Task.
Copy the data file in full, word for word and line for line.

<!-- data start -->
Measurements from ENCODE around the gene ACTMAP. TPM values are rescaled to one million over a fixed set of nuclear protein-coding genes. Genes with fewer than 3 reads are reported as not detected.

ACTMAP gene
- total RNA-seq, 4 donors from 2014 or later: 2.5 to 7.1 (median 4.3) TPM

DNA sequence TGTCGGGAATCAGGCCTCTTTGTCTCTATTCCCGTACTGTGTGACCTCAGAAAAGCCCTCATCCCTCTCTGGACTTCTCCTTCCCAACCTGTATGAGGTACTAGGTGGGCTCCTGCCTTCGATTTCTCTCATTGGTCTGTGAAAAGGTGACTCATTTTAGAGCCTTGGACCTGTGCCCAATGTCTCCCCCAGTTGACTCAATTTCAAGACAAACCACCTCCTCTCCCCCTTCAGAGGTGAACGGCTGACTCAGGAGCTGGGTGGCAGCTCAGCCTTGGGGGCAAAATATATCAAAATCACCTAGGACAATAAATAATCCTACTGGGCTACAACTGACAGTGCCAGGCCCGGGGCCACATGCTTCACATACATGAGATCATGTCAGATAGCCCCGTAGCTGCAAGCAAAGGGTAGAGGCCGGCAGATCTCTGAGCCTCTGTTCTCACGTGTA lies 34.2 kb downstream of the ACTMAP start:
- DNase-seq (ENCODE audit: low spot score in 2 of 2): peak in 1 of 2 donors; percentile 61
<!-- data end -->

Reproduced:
Measurements from ENCODE around the gene ACTMAP. TPM values are rescaled to one million over a fixed set of nuclear protein-coding genes. Genes with fewer than 3 reads are reported as not detected.

ACTMAP gene
- total RNA-seq, 4 donors from 2014 or later: 2.5 to 7.1 (median 4.3) TPM

DNA sequence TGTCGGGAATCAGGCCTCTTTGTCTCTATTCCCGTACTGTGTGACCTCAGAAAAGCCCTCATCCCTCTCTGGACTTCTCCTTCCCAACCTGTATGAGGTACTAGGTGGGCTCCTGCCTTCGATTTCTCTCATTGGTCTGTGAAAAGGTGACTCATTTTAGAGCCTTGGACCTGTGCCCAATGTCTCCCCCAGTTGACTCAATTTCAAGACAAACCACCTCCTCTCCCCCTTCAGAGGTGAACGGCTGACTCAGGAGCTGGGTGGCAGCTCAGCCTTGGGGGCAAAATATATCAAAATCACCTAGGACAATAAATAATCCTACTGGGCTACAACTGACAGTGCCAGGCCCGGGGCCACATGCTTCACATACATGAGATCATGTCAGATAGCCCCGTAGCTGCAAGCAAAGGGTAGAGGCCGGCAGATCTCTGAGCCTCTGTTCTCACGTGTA lies 34.2 kb downstream of the ACTMAP start:
- DNase-seq (ENCODE audit: low spot score in 2 of 2): peak in 1 of 2 donors; percentile 61